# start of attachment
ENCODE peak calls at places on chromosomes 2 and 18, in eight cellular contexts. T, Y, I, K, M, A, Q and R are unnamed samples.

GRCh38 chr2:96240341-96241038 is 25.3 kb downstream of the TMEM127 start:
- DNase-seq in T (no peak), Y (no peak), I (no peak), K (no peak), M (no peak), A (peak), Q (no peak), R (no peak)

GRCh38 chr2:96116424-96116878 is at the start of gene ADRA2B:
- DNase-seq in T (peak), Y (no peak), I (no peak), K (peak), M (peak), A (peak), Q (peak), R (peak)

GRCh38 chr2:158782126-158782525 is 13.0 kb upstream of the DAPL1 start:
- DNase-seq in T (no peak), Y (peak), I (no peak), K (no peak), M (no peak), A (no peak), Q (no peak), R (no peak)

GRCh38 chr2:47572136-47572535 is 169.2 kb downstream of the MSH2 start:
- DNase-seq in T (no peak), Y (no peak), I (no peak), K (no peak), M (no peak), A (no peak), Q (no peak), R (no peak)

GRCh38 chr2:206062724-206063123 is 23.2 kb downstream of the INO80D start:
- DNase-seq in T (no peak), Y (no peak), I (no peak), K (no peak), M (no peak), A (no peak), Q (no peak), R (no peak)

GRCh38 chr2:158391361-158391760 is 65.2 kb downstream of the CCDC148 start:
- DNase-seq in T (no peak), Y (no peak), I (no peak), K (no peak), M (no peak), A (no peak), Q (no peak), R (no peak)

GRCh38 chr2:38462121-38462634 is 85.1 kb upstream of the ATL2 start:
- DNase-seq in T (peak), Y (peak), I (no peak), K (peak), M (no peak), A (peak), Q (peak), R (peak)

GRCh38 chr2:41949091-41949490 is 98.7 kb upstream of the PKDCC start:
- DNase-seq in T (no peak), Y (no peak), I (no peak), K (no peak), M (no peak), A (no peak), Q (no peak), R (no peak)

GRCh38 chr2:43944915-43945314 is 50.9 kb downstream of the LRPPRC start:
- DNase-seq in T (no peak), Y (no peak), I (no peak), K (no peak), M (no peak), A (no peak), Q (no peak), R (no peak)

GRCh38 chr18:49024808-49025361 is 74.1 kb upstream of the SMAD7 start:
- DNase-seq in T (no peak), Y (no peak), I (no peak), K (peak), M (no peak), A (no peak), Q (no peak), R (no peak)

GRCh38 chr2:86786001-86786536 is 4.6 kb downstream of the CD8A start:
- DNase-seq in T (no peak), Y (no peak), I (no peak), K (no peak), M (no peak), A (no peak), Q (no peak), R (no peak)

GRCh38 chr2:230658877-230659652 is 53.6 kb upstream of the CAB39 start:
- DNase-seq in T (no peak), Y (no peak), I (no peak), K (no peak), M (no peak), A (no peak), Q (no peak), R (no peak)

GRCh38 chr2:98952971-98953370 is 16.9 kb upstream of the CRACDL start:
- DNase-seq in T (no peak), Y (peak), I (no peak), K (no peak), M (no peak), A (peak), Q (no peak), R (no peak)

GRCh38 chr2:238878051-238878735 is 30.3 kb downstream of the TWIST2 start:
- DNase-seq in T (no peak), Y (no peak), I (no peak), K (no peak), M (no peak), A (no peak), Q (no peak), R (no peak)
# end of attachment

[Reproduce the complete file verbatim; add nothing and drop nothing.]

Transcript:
ENCODE peak calls at places on chromosomes 2 and 18, in eight cellular contexts. T, Y, I, K, M, A, Q and R are unnamed samples.

GRCh38 chr2:96240341-96241038 is 25.3 kb downstream of the TMEM127 start:
- DNase-seq in T (no peak), Y (no peak), I (no peak), K (no peak), M (no peak), A (peak), Q (no peak), R (no peak)

GRCh38 chr2:96116424-96116878 is at the start of gene ADRA2B:
- DNase-seq in T (peak), Y (no peak), I (no peak), K (peak), M (peak), A (peak), Q (peak), R (peak)

GRCh38 chr2:158782126-158782525 is 13.0 kb upstream of the DAPL1 start:
- DNase-seq in T (no peak), Y (peak), I (no peak), K (no peak), M (no peak), A (no peak), Q (no peak), R (no peak)

GRCh38 chr2:47572136-47572535 is 169.2 kb downstream of the MSH2 start:
- DNase-seq in T (no peak), Y (no peak), I (no peak), K (no peak), M (no peak), A (no peak), Q (no peak), R (no peak)

GRCh38 chr2:206062724-206063123 is 23.2 kb downstream of the INO80D start:
- DNase-seq in T (no peak), Y (no peak), I (no peak), K (no peak), M (no peak), A (no peak), Q (no peak), R (no peak)

GRCh38 chr2:158391361-158391760 is 65.2 kb downstream of the CCDC148 start:
- DNase-seq in T (no peak), Y (no peak), I (no peak), K (no peak), M (no peak), A (no peak), Q (no peak), R (no peak)

GRCh38 chr2:38462121-38462634 is 85.1 kb upstream of the ATL2 start:
- DNase-seq in T (peak), Y (peak), I (no peak), K (peak), M (no peak), A (peak), Q (peak), R (peak)

GRCh38 chr2:41949091-41949490 is 98.7 kb upstream of the PKDCC start:
- DNase-seq in T (no peak), Y (no peak), I (no peak), K (no peak), M (no peak), A (no peak), Q (no peak), R (no peak)

GRCh38 chr2:43944915-43945314 is 50.9 kb downstream of the LRPPRC start:
- DNase-seq in T (no peak), Y (no peak), I (no peak), K (no peak), M (no peak), A (no peak), Q (no peak), R (no peak)

GRCh38 chr18:49024808-49025361 is 74.1 kb upstream of the SMAD7 start:
- DNase-seq in T (no peak), Y (no peak), I (no peak), K (peak), M (no peak), A (no peak), Q (no peak), R (no peak)

GRCh38 chr2:86786001-86786536 is 4.6 kb downstream of the CD8A start:
- DNase-seq in T (no peak), Y (no peak), I (no peak), K (no peak), M (no peak), A (no peak), Q (no peak), R (no peak)

GRCh38 chr2:230658877-230659652 is 53.6 kb upstream of the CAB39 start:
- DNase-seq in T (no peak), Y (no peak), I (no peak), K (no peak), M (no peak), A (no peak), Q (no peak), R (no peak)

GRCh38 chr2:98952971-98953370 is 16.9 kb upstream of the CRACDL start:
- DNase-seq in T (no peak), Y (peak), I (no peak), K (no peak), M (no peak), A (peak), Q (no peak), R (no peak)

GRCh38 chr2:238878051-238878735 is 30.3 kb downstream of the TWIST2 start:
- DNase-seq in T (no peak), Y (no peak), I (no peak), K (no peak), M (no peak), A (no peak), Q (no peak), R (no peak)